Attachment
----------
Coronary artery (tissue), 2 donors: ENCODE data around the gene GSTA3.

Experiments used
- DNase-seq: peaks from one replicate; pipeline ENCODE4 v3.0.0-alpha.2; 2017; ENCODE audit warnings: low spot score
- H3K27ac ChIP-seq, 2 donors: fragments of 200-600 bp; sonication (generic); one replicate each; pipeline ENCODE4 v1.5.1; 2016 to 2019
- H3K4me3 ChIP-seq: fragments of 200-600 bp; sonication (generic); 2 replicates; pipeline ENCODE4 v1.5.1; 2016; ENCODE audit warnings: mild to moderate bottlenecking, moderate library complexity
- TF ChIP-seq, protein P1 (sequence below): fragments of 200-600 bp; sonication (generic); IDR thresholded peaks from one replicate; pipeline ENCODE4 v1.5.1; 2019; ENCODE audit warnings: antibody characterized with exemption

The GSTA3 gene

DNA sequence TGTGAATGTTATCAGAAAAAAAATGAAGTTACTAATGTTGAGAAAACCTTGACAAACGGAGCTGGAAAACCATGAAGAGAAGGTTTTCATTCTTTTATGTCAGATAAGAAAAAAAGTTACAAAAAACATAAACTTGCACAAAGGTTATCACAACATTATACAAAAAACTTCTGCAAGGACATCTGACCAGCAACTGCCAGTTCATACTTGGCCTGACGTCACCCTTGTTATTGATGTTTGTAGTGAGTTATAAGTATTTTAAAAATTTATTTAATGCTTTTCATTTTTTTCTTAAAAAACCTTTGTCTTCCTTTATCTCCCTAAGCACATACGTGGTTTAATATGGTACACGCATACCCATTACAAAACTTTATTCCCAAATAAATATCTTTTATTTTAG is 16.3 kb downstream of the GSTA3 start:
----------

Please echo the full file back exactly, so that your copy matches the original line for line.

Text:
Coronary artery (tissue), 2 donors: ENCODE data around the gene GSTA3.

Experiments used
- DNase-seq: peaks from one replicate; pipeline ENCODE4 v3.0.0-alpha.2; 2017; ENCODE audit warnings: low spot score
- H3K27ac ChIP-seq, 2 donors: fragments of 200-600 bp; sonication (generic); one replicate each; pipeline ENCODE4 v1.5.1; 2016 to 2019
- H3K4me3 ChIP-seq: fragments of 200-600 bp; sonication (generic); 2 replicates; pipeline ENCODE4 v1.5.1; 2016; ENCODE audit warnings: mild to moderate bottlenecking, moderate library complexity
- TF ChIP-seq, protein P1 (sequence below): fragments of 200-600 bp; sonication (generic); IDR thresholded peaks from one replicate; pipeline ENCODE4 v1.5.1; 2019; ENCODE audit warnings: antibody characterized with exemption

The GSTA3 gene

DNA sequence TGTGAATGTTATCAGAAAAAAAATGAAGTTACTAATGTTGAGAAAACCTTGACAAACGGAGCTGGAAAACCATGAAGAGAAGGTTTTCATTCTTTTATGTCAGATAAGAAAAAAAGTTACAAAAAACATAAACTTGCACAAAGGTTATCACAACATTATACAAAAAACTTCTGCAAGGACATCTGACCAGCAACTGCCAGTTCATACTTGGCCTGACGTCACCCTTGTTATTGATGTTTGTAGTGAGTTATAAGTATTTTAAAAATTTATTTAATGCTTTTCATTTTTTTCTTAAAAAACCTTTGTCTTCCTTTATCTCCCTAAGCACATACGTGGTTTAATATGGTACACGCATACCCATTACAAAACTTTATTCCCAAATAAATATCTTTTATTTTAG is 16.3 kb downstream of the GSTA3 start: